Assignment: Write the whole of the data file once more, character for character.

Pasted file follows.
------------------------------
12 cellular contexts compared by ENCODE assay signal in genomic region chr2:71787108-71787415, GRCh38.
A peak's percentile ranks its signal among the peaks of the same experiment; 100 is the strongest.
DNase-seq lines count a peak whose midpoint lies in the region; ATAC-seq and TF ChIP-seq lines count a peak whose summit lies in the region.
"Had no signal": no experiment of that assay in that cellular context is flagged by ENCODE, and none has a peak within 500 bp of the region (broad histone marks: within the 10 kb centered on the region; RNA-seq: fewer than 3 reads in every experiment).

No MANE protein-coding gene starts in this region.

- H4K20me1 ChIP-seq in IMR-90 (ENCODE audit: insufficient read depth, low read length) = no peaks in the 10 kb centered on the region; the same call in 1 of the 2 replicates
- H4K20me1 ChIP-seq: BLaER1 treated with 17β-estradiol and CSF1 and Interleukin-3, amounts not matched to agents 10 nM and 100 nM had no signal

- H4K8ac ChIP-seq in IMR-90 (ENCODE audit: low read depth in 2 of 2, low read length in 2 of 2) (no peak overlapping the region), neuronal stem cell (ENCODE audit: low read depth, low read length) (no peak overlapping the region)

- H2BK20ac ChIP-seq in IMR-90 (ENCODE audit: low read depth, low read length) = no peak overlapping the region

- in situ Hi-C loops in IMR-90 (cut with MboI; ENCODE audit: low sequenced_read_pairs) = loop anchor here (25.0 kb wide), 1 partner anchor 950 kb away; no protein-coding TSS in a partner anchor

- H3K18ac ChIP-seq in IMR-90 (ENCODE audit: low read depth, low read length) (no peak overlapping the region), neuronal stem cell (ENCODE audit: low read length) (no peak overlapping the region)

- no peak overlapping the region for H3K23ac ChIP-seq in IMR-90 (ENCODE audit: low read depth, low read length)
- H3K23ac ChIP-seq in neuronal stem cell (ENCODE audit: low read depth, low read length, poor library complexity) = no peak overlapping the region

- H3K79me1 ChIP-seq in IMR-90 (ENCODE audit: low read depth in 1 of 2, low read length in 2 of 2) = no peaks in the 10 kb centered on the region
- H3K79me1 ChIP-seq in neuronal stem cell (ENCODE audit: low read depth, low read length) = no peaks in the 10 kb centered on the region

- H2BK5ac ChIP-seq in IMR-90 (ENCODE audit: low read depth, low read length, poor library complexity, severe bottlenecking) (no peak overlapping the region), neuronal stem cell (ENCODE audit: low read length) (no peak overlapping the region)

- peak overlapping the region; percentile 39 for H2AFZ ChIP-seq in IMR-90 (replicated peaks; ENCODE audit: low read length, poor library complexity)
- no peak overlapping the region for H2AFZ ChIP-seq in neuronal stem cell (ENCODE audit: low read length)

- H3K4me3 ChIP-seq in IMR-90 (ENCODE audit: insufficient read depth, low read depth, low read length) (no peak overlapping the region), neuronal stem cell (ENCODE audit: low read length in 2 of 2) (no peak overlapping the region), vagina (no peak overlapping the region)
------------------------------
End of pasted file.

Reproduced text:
12 cellular contexts compared by ENCODE assay signal in genomic region chr2:71787108-71787415, GRCh38.
A peak's percentile ranks its signal among the peaks of the same experiment; 100 is the strongest.
DNase-seq lines count a peak whose midpoint lies in the region; ATAC-seq and TF ChIP-seq lines count a peak whose summit lies in the region.
"Had no signal": no experiment of that assay in that cellular context is flagged by ENCODE, and none has a peak within 500 bp of the region (broad histone marks: within the 10 kb centered on the region; RNA-seq: fewer than 3 reads in every experiment).

No MANE protein-coding gene starts in this region.

- H4K20me1 ChIP-seq in IMR-90 (ENCODE audit: insufficient read depth, low read length) = no peaks in the 10 kb centered on the region; the same call in 1 of the 2 replicates
- H4K20me1 ChIP-seq: BLaER1 treated with 17β-estradiol and CSF1 and Interleukin-3, amounts not matched to agents 10 nM and 100 nM had no signal

- H4K8ac ChIP-seq in IMR-90 (ENCODE audit: low read depth in 2 of 2, low read length in 2 of 2) (no peak overlapping the region), neuronal stem cell (ENCODE audit: low read depth, low read length) (no peak overlapping the region)

- H2BK20ac ChIP-seq in IMR-90 (ENCODE audit: low read depth, low read length) = no peak overlapping the region

- in situ Hi-C loops in IMR-90 (cut with MboI; ENCODE audit: low sequenced_read_pairs) = loop anchor here (25.0 kb wide), 1 partner anchor 950 kb away; no protein-coding TSS in a partner anchor

- H3K18ac ChIP-seq in IMR-90 (ENCODE audit: low read depth, low read length) (no peak overlapping the region), neuronal stem cell (ENCODE audit: low read length) (no peak overlapping the region)

- no peak overlapping the region for H3K23ac ChIP-seq in IMR-90 (ENCODE audit: low read depth, low read length)
- H3K23ac ChIP-seq in neuronal stem cell (ENCODE audit: low read depth, low read length, poor library complexity) = no peak overlapping the region

- H3K79me1 ChIP-seq in IMR-90 (ENCODE audit: low read depth in 1 of 2, low read length in 2 of 2) = no peaks in the 10 kb centered on the region
- H3K79me1 ChIP-seq in neuronal stem cell (ENCODE audit: low read depth, low read length) = no peaks in the 10 kb centered on the region

- H2BK5ac ChIP-seq in IMR-90 (ENCODE audit: low read depth, low read length, poor library complexity, severe bottlenecking) (no peak overlapping the region), neuronal stem cell (ENCODE audit: low read length) (no peak overlapping the region)

- peak overlapping the region; percentile 39 for H2AFZ ChIP-seq in IMR-90 (replicated peaks; ENCODE audit: low read length, poor library complexity)
- no peak overlapping the region for H2AFZ ChIP-seq in neuronal stem cell (ENCODE audit: low read length)

- H3K4me3 ChIP-seq in IMR-90 (ENCODE audit: insufficient read depth, low read depth, low read length) (no peak overlapping the region), neuronal stem cell (ENCODE audit: low read length in 2 of 2) (no peak overlapping the region), vagina (no peak overlapping the region)